Ann,

Thanks for the easy-to-understand directions! I will certainly try your advice.

But I like the baby cable rib in the SKS book.

I was leaning toward this pattern as well. The K2tog makes me nervous because I haven't had much luck with it in the past.

In this pattern: "*k2tog and leave sts on needle, knit first st and slide both off needle, P2 rep from *" aren't I getting rid of one stitch?

Stiney
01-12-2007, 04:16 PM
Okay, normally, when you k2together, you wind up with 1 stitch instead of 2.

And normally, when you cable, you slip stitch 1 off the needle, knit stitch 2, knit stich 1.

This time, you will knit stitches 1 and 2 together, but don't slide them off the left needle (you know have one stitch on the right-hand needle.)

Reinsert your right needle into stitch 1 only, and knit it. You know have two stitches on the right needle.

Drop the stitches you just knit into off the left needle.

Purl 2.

Repeat.

Does that make sense?

I can try and make a video if it doesn't.

auburnchick
01-12-2007, 04:59 PM
Yes...I can see it in my head. BUT, if you wanna do a video (of the knitting, I mean :teehee: ) I'm up for that!

Stiney
01-12-2007, 05:00 PM
It might be tricky, because I've only got the iSight camera that's built into my laptop, and the digital camera only does 30 seconds. I'll have to knit with the laptop facing away from me and try and get it on the screen. :teehee:

HamburgKnitter
01-12-2007, 05:26 PM
And don't worry if you can't figure it out the first time...I redid the first row several times before figuring out what the heck I was doing.

Why don't you knit a simple sock for starters? Have you looked at the Silver Sock Tutorial link? If you need it, let me know and I'll dig it up for you (if somebody doesn't get here first :teehee: ).

You can do it!!!!

Stiney
01-12-2007, 07:57 PM
OH, durh, you should just start with the Class Sock in SKS. I did it and it really helped. I only made one, but I might make another and give them to my little sisters to play with.

auburnchick
01-12-2007, 10:31 PM
I do have the Silver Sock tutorial bookmarked, and I considered doing the class sock in SKS, but I decided to jump in with both feet (pun intended) and make a regular pair of socks. I can always frog the project if it doesn't look good.

Thanks for all of the advice. I'll post if/when I have more questions!

:muah: :heart: :muah: :heart:

Knitting_Guy
01-13-2007, 11:38 AM
Big dummy here. Am I understanding this correctly? You join the stitches by knitting th first cast on stitch and the last cast on stitch together onto the 4th needle? And then knit normally from that point on?

sara_jayne
01-13-2007, 12:16 PM
Big dummy here. Am I understanding this correctly? You join the stitches by knitting th first cast on stitch and the last cast on stitch together onto the 4th needle? And then knit normally from that point on?

You are not being a big dummy, Mason!!!!

If you can visulazie....you have three needles, put them in a tirangle, like this

_
\ /

(I know that is kinda small!)

This needle \ is #1 and this needle / is #3. Take needle # 4 (not shown) and insert it into the first stitch on needle one. The tail from your cast on will be hanging down from the end of needle #1 and the working yarn will be hanging off of the last stitch on needle #3. Use that yarn, hanging from needle #3 to knit that first stitch on to needle #1.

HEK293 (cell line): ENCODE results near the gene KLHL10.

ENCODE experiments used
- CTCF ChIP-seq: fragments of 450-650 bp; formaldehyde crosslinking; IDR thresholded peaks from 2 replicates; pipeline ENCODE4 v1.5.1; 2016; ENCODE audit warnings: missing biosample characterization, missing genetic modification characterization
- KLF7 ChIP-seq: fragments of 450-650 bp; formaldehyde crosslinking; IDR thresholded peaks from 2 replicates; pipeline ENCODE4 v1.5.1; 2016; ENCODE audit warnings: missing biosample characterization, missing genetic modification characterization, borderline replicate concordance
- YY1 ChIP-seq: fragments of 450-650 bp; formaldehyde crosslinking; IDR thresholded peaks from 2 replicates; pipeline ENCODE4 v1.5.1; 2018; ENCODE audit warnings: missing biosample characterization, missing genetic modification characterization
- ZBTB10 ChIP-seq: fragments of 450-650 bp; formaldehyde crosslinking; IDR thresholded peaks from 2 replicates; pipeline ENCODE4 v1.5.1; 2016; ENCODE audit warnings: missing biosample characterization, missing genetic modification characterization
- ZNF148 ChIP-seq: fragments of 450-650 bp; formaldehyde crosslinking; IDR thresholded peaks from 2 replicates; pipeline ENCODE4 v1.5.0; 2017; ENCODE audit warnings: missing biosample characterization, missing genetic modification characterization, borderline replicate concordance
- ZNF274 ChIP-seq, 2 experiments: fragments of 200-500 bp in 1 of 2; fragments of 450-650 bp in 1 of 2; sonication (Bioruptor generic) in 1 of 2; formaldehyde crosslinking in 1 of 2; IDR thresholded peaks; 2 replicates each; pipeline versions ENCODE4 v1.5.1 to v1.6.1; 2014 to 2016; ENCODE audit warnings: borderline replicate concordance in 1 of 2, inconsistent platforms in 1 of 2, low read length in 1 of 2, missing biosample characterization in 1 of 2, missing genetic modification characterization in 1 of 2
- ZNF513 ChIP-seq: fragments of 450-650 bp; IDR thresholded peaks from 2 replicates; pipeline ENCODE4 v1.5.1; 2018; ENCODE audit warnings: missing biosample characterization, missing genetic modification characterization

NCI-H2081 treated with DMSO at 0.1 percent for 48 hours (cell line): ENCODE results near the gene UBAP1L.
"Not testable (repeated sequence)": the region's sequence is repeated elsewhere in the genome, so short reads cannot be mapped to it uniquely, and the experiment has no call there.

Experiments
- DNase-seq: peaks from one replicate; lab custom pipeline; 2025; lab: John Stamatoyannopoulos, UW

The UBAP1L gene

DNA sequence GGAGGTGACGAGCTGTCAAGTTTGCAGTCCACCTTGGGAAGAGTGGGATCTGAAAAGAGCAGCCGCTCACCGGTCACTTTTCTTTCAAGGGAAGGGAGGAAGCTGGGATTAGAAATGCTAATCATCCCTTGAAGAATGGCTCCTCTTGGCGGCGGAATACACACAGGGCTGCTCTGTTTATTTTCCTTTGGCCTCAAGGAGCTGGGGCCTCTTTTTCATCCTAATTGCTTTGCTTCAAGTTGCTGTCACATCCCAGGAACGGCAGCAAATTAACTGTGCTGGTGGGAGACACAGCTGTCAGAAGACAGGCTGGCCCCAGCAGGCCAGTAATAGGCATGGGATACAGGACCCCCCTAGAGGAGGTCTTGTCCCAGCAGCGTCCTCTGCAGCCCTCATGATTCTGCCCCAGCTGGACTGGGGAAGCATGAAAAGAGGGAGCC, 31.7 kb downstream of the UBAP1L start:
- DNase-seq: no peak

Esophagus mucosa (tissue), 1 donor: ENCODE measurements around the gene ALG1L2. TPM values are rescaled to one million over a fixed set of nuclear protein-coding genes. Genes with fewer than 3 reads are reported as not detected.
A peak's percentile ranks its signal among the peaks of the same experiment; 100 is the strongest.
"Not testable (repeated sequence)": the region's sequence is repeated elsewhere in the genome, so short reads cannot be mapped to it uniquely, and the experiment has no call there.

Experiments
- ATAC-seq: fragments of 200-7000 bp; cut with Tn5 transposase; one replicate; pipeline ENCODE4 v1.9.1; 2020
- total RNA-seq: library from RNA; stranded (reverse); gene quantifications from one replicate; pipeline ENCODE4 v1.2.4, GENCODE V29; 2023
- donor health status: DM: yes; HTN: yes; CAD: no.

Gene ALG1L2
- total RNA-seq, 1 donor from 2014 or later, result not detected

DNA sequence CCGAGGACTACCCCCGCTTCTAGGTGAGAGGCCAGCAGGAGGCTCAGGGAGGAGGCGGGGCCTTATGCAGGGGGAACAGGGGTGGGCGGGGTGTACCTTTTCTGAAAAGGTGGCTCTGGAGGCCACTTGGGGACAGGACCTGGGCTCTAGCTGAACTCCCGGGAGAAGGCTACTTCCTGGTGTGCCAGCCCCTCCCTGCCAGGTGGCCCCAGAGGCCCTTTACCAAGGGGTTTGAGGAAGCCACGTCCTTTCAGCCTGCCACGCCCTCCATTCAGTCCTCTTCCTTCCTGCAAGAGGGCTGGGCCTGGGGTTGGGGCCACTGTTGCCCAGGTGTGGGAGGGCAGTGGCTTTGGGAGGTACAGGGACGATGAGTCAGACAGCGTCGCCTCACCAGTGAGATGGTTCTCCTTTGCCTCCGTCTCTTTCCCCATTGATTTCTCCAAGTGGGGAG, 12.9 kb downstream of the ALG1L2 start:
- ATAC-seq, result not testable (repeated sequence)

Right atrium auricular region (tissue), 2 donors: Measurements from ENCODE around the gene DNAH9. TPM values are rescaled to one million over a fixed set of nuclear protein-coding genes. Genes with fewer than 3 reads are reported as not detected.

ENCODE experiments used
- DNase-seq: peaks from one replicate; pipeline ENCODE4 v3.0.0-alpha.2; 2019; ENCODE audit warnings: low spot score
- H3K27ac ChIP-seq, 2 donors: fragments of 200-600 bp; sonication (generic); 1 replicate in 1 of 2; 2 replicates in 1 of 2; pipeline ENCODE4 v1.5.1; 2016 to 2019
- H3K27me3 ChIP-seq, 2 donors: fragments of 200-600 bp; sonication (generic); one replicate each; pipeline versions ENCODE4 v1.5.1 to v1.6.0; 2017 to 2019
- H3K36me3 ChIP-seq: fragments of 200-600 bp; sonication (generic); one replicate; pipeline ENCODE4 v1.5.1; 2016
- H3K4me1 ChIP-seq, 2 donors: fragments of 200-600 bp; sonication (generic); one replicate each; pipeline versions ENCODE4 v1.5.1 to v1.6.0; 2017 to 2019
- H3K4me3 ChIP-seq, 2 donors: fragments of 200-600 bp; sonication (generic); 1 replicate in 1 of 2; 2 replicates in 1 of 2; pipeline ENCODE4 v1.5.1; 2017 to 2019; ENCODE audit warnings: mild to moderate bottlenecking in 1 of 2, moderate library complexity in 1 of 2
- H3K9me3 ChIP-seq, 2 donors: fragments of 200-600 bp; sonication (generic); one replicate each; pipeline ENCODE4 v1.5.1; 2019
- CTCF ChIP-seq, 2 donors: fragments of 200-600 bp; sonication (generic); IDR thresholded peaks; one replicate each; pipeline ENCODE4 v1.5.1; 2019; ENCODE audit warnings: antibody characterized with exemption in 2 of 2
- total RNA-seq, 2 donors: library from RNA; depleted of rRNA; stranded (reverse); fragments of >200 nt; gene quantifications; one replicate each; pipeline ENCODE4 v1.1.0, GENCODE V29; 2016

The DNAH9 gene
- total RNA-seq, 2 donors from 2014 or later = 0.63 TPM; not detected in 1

So, in a sense, you are "joining" the stitches by using that working yarn, but the joining actaully happens on needle #4. Once you have knitted all the stitches on to needle #4 that becomes needle #1 again and you are left with an empty needle.

Does that help at all?

Stiney
01-13-2007, 12:26 PM
Big dummy here. Am I understanding this correctly? You join the stitches by knitting th first cast on stitch and the last cast on stitch together onto the 4th needle? And then knit normally from that point on?

Amy's Video (http://www.knittinghelp.com/knitting/videos//adv-tech/knitting-on-dpns-rds.mpg) explains it better.

But you cast on, then you spread the stitches out onto three or four of your needles. You pull them around to make a triangle or square, make sure that the cast-on edge isn't twisted (if it's twisted, you won't be able to make a tube.) You don't knit the stitches together (I think some people do, though?), but you hold it so the first cast-on stitch is on the left, and the last is in the right, with the cast-on edge. You insert the empty needle into the left needle's first stitch, and wrap the working yarn around to knit. Then you keep knitting all the stitches off that needle. Take the empty needle, and knit the stitches off the next needle, and so on.

But really, Amy's video is your best bet. :)

And you're not a dummy. I spend a good five minutes every time I cast-on for a project in the round trying to remember how to join. :teehee:

annomalley
01-13-2007, 03:55 PM
Why don't you knit a simple sock for starters? Have you looked at the Silver Sock Tutorial link? If you need it, let me know and I'll dig it up for you (if somebody doesn't get here first :teehee: ).

You can do it!!!!

This is how I decided to do this. I want to get the hang of DPN's and knitting in the round first and get comfortable with the actual construction of a sock. I am doing this on some cheapo acrylic yarn, so if I stretch it out and I make mistakes, it's on yarn that didn't cost me a whole lot of money (and I have a stash of cheap yarn I want to use up :D ) . When I get comfortable with DPN's and familiar with the construction of the sock, then I'm going to make actual wearable socks with the good stuff.